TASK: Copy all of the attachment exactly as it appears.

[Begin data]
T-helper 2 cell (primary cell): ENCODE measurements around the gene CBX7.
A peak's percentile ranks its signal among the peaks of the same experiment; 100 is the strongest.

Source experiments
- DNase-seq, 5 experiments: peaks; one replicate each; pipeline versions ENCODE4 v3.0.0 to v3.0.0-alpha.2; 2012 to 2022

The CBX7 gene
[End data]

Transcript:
T-helper 2 cell (primary cell): ENCODE measurements around the gene CBX7.
A peak's percentile ranks its signal among the peaks of the same experiment; 100 is the strongest.

Source experiments
- DNase-seq, 5 experiments: peaks; one replicate each; pipeline versions ENCODE4 v3.0.0 to v3.0.0-alpha.2; 2012 to 2022

The CBX7 gene